“That’s okay, Ms. Jeffries. Just tell her I called. Please.” 
            “Kelsey, I’m not going to tell her you called, and I don’t want you calling here again. You’re just not the kind of friend we want for Carly.”
Kelsey holds the dead receiver to her ear pretending someone is still there. She’ll cry if she hangs up, but before she can compose herself, the shrill disconnect signal goes off in her ear.
A jazz guitarist is playing in the rear corner of the Café, and the people sitting at the front door turn and glare at her. She slams the phone into the cradle and walks toward Main Street.
“What’s up, honey?” a man’s voice calls from the dark doorway of the camera store on the corner.
Kelsey turns and retraces her path. Her bike is leaning against the phone stand. “To hell with you, Carly,” she hisses at the phone. “Who needs you? Who needs anybody?”            
           “We need you, Kels.” It’s Will’s voice, but it takes Kelsey a second to see that they have moved and are now sitting in the shadows with their backs against the café wall. Only their three pairs of shoes can be seen in the light from the windows, and gray wisps, like ghosts, that rise from whatever they are smoking. 
Well, I don’t need you,” she says.
            “I heard you gotta do time with old Doc Hobbes.”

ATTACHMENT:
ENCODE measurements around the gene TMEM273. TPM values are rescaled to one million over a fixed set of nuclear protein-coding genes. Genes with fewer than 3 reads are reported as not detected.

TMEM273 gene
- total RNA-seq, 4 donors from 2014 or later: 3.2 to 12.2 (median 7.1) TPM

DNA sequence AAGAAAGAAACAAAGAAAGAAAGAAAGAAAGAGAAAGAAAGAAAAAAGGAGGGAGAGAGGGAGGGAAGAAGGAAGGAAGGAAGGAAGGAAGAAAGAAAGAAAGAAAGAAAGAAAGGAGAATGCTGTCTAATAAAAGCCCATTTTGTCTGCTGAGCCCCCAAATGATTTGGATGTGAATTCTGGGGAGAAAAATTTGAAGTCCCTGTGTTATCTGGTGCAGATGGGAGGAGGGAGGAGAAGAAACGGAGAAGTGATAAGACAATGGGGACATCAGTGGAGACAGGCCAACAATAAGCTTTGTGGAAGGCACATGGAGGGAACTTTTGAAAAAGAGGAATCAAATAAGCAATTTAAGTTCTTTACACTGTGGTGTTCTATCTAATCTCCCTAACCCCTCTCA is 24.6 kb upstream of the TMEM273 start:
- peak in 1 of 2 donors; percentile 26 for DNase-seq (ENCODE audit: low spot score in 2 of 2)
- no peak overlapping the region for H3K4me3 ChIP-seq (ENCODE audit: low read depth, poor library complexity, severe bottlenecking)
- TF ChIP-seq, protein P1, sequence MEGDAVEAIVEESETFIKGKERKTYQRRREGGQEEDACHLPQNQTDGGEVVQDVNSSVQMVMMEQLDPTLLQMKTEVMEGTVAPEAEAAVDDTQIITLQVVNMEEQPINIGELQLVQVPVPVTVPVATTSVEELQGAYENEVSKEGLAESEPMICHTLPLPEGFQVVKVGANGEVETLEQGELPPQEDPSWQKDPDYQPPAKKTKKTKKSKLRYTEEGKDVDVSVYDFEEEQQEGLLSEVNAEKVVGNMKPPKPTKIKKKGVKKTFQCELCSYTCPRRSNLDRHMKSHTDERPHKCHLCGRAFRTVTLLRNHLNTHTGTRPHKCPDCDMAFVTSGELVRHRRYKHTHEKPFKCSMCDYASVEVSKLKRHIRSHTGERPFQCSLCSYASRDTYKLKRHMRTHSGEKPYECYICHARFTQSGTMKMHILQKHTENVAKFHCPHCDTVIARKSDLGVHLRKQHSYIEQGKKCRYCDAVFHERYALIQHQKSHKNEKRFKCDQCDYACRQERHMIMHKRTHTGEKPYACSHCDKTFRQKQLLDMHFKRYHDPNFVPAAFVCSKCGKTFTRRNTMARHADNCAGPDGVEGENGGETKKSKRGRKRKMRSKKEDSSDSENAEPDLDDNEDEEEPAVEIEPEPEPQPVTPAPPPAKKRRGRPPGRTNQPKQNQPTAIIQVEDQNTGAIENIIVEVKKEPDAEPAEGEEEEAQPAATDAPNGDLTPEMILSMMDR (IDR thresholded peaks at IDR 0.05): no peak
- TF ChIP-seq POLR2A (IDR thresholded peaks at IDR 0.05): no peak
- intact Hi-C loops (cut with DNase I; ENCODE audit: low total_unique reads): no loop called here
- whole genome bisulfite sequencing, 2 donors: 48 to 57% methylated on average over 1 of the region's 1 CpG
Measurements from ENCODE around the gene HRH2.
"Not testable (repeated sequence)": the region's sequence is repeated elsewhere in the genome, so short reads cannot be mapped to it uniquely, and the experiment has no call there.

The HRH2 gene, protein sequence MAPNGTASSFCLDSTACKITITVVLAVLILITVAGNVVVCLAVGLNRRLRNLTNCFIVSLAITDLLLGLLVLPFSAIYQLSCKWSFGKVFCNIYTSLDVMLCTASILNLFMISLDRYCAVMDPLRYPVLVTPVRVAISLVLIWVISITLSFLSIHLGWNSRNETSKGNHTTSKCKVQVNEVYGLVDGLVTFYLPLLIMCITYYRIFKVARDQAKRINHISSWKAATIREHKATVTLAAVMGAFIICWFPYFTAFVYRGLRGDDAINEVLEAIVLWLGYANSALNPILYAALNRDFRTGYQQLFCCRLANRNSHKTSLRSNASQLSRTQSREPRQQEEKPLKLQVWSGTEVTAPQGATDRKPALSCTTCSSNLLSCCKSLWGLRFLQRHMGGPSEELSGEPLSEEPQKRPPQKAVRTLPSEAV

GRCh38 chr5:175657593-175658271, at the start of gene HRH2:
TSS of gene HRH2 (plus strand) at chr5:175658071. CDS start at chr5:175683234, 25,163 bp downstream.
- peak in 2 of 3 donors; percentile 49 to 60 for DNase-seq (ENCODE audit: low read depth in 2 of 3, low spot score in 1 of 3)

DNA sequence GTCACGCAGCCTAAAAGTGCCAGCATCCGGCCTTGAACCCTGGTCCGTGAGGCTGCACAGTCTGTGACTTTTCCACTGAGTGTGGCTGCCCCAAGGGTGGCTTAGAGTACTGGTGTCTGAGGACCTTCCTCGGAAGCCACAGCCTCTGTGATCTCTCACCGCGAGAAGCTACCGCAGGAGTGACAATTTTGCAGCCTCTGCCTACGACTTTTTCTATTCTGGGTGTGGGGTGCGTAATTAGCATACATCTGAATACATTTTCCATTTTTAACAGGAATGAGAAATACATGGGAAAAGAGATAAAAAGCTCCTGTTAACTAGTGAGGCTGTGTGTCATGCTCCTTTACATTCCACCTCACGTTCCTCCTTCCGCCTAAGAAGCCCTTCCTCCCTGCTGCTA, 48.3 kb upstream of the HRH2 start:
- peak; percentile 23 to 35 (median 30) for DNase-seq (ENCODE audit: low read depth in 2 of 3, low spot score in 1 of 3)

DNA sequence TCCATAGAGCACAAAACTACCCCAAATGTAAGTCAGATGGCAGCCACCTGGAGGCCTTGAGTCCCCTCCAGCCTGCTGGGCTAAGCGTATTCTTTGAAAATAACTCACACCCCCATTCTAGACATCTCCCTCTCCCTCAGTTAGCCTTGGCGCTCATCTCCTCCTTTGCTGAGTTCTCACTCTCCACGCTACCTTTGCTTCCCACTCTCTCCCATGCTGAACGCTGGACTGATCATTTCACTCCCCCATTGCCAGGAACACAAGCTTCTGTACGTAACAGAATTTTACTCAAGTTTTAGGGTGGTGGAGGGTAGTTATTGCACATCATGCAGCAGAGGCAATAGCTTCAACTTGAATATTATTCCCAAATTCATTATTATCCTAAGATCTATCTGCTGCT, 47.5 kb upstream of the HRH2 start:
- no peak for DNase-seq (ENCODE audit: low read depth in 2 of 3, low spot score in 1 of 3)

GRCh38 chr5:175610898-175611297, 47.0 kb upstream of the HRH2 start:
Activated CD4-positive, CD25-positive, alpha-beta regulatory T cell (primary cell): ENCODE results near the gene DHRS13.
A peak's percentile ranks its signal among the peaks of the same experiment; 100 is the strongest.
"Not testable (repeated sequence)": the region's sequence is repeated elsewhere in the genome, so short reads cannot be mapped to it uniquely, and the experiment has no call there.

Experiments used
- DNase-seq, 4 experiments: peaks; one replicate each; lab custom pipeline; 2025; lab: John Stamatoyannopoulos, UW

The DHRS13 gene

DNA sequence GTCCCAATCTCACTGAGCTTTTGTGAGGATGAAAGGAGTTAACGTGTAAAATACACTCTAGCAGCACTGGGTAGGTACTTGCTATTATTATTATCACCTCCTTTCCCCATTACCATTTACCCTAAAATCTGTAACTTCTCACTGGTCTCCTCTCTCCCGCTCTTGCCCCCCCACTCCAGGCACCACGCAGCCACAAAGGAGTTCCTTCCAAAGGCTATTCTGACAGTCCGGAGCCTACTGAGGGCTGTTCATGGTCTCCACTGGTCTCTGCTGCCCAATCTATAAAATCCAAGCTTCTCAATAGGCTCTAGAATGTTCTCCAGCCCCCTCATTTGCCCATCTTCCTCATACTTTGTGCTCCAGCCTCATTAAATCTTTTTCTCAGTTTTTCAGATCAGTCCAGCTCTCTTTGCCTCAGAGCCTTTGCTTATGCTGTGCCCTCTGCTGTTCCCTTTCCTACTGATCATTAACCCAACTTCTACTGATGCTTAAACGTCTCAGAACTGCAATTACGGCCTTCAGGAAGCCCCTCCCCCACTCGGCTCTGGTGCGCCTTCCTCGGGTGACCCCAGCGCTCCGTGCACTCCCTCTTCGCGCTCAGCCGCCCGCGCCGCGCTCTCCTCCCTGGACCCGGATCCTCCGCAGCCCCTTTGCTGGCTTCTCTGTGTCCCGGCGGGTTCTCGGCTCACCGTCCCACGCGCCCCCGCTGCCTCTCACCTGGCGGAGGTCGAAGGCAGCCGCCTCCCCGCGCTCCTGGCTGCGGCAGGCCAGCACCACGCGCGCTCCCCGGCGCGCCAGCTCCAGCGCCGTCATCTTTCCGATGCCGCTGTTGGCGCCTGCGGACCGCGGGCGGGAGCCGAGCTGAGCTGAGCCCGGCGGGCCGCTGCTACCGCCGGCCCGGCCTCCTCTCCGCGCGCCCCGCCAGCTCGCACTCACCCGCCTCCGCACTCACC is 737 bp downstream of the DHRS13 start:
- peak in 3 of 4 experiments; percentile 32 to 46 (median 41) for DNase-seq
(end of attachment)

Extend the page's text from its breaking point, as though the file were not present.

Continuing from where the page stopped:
“So,” she says.
            “He’s an okay guy,” Ryan says.
            “How do you know?”
            Will laughs his creepy laugh. “Been there, done that, right?” He elbows Ryan.  “What’d they get you for?”
            “None of your business.”
            “Damn. Testy, ain’t she,” Carlos says.
            Rather than ride down the dark alley, Kelsey wheels her bike toward Laurel Street, which is lighted. When she’s opposite where they are sitting, Will jumps up and grabs her handlebars. “Don’t go, Kels. I’m tired of these bums. I’ve got some good weed.”
            “Let go.” She tries to back out of his grip.
            Will straddles her front tire. “Why don’t you want to hang with us?”
            “’Cause I gotta go.” She twists free.
            “You sure ain’t being very friendly.” He grins, glances past her, and jerks his head. Poof, all three boys are gone. 
            Kelsey glances over her shoulder. A cop car is coming up Laurel Street. She turns her wheel sharply and hops on her bike. She's about halfway to Redwood Street when she glances back to see if the cop has followed her and is caught squarely in his headlights as he turns into the alley. He drives slowly, his searchlight probing the garages and the spaces between buildings. To be on the safe side, Kelsey crosses Redwood and turns left into the alley between Lee's Chinese and the Furniture Mart. She's furious with herself for coming out tonight. Why didn’t she stay put for once?
            At Franklin, she crosses into the Purity Market’s parking lot and stops behind a big SUV. From here she can see if he’s following. It’s a couple minutes before his car stops at the corner of Franklin and Alder by the post office. She ducks down. When she peeks again, he’s turning right onto Franklin. 
            “That’s my car. What are you doing there?”  
            Kelsey turns. A man is approaching with a basket full of groceries.
            “I’m not hurting your stinking car.” She mounts her bike and rides off.